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Opposition Cries Fraud in Kyrgyzstan Vote

Kyrgyzstan's opposition presented video recordings Saturday that it claims show widespread fraud in the recent presidential election and announced plans for anti-government demonstrations.

President Kurmanbek Bakiyev won a second term in Thursday's election, taking 83 percent of the vote, according to official results in the Central Asian country that is critical to U.S. strategy in Afghanistan.

But the opposition is crying fraud, and the election has come under sharp international criticism.

"This was not an election, it was shameless deception," Bakyt Beshimov, campaign manager for the main opposition candidate, said Saturday. "We are ready to organize meetings and protests against this outrage and disgrace."

The United People's Movement said in a statement that protest rallies "against the thieves of our votes" will begin Wednesday.

Protests sparked by allegations of fraud in a national election in 2005 led to chaos after demonstrators stormed into the presidential building and forced longtime leader Askar Akayev to flee; he eventually resettled in Russia.

Stability in Kyrgyzstan, a nation of 5 million on the western border of China, is of strong interest to both Russia and the United States. The country hosts a U.S. air base crucial to operations in Afghanistan and is the focus of competition between Washington and Moscow for regional influence.

Beshimov spoke at a news conference where recordings were played that appeared to show men casting multiple ballots and a single group of voters being bused to numerous voting stations.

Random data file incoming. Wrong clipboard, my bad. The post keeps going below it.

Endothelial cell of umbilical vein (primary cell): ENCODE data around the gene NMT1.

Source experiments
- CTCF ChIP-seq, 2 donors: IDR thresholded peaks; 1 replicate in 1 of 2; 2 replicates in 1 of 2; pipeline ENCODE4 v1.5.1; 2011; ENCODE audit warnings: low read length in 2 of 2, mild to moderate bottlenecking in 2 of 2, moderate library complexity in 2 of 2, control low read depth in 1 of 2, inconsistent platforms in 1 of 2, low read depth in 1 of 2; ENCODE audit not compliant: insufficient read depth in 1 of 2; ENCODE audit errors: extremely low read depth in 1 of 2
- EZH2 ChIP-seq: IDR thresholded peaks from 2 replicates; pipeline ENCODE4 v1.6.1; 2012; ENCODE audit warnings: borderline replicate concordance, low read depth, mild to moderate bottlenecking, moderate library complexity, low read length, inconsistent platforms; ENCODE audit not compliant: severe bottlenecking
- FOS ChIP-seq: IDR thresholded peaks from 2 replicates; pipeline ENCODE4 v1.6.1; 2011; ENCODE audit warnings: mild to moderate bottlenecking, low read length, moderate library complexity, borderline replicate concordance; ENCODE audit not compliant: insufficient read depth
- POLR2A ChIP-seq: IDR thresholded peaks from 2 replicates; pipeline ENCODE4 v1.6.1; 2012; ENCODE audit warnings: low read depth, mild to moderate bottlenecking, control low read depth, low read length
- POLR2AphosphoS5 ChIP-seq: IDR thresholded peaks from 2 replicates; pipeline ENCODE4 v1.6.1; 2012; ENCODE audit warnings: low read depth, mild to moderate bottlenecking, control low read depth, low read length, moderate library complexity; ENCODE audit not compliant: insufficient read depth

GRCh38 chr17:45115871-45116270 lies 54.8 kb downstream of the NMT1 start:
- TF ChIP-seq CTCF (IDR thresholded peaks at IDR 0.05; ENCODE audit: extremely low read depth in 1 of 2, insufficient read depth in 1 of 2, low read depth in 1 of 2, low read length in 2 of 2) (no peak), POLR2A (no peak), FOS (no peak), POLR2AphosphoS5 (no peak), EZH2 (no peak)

Central Elections Commission chairman Damir Lisovsky said copies of the footage submitted to the authorities have been sent to prosecutors and will be fully investigated.

"In those polling stations where those types of incidents did indeed take place, we have not recognized the results of the vote," he said.

Opposition claims of election fraud were lent weight Friday by the Organization for Security and Cooperation in Europe's election-monitoring arm, which said the vote was marred by ballot-box stuffing and widespread irregularities in vote counting. The European Union supported the report.

"We fully agree with the OSCE's finding that election day was a disappointment," Beshimov said.

The report said observers rated over half the vote counts at precincts as not acceptable.

Lisovsky said the elections commission will examine issues raised by the organization's report, but complained that it appeared to contradict the findings of other international monitoring groups. Observers from the Commonwealth of Independent States, a group of former Soviet republics, praised the election as "open and free."

The main opposition candidate, Almazbek Atambayev, has dismissed the election as fraudulent and is demanding a rerun.

Beshimov said Saturday that exit polls carried out by opposition supporters showed that Atambayev won around 60 percent of the vote.

The government has maintained silence on the outcome of the vote and charges of electoral fraud, and Bakiyev has not appeared in public since the vote.

Bakiyev's supporters say he has increased government spending and boosted salaries and pensions, as well building many new schools and hospitals. But the global financial crisis has slammed Russia and neighboring Kazakhstan, devastating Kyrgyzstan's economy because it relies heavily on remittances and trade.

Under a recent deal to extend the lease of the U.S. air base at Manas, Kyrgyzstan will receive $60 million in annual rent, more than triple the previous amount, plus a further $120 million in investment and aid.

Bakiyev has also secured more than $2 billion in aid and loans from Russia.
By Associated Press Writer Peter Leonard

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